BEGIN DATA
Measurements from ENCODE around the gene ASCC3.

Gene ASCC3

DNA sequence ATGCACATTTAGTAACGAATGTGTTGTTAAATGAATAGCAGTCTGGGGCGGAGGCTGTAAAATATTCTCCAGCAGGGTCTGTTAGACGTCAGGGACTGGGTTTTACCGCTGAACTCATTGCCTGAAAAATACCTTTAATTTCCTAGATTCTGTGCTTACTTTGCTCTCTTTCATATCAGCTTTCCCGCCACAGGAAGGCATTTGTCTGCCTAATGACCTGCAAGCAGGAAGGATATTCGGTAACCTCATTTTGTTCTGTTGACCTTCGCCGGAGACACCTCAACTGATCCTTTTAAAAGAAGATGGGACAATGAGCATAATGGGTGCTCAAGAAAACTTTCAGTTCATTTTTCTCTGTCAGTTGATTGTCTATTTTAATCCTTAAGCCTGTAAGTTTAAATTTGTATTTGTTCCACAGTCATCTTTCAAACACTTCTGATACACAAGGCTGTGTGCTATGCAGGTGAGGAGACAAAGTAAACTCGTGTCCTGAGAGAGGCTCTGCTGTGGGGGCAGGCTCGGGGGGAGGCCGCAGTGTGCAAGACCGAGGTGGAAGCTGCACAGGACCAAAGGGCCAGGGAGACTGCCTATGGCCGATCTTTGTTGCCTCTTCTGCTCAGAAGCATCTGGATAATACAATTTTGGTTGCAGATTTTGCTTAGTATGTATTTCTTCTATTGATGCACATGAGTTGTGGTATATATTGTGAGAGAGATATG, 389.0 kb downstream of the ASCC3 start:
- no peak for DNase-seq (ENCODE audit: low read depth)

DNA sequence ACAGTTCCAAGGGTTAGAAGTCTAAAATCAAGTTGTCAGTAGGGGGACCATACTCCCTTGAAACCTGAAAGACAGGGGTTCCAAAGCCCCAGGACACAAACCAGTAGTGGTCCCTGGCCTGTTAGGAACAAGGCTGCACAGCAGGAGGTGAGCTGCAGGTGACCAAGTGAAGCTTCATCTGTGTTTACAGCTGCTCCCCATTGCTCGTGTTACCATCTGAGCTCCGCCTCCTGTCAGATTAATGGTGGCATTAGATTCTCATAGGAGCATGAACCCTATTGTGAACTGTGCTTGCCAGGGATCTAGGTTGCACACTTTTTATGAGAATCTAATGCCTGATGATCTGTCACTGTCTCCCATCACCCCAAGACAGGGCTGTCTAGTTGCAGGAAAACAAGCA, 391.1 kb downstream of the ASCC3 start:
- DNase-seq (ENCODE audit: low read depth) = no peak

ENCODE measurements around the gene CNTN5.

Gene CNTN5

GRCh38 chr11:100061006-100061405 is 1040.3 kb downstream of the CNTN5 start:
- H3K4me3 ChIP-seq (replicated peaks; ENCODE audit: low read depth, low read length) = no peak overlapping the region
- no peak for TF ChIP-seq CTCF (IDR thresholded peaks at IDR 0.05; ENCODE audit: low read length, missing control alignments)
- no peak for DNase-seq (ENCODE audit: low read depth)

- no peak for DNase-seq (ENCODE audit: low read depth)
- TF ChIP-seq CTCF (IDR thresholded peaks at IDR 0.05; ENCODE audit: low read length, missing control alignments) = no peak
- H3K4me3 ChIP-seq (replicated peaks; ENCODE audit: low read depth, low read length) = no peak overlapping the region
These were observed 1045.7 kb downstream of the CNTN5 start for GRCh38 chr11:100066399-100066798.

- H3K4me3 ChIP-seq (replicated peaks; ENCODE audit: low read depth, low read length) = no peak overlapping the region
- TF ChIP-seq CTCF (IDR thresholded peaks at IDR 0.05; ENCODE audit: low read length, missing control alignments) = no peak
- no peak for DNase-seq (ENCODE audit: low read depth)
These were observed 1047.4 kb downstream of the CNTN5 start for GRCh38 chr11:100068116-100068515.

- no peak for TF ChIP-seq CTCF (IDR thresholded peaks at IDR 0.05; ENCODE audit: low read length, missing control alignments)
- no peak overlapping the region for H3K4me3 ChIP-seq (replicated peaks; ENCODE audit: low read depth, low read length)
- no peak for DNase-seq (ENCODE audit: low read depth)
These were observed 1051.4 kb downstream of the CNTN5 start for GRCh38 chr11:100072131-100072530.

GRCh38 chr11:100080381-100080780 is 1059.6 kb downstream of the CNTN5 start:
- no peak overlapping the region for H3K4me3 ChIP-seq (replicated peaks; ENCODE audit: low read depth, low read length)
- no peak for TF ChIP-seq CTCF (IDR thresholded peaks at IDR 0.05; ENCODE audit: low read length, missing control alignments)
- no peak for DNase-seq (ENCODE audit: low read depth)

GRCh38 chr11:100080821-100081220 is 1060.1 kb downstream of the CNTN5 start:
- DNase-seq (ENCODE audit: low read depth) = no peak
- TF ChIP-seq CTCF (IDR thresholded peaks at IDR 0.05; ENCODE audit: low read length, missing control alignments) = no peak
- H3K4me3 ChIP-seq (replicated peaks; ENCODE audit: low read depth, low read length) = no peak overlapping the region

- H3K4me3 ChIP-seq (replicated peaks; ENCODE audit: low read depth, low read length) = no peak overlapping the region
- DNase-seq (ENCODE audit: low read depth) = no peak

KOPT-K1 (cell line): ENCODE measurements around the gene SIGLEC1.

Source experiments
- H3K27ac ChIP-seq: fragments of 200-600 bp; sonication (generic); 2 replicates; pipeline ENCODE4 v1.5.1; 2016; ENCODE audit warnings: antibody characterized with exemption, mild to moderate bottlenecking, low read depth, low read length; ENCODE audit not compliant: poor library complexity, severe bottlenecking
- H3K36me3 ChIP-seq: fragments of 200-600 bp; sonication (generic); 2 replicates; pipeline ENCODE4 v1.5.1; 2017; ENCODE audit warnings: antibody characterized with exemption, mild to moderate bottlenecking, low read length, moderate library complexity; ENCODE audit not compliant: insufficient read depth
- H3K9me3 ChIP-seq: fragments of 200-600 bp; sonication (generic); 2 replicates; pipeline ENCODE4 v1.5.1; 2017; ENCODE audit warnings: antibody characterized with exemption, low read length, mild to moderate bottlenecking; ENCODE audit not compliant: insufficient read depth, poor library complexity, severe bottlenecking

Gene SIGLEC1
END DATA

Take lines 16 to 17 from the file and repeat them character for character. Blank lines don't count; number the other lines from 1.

These were observed 1045.7 kb downstream of the CNTN5 start for GRCh38 chr11:100066399-100066798.

- H3K4me3 ChIP-seq (replicated peaks; ENCODE audit: low read depth, low read length) = no peak overlapping the region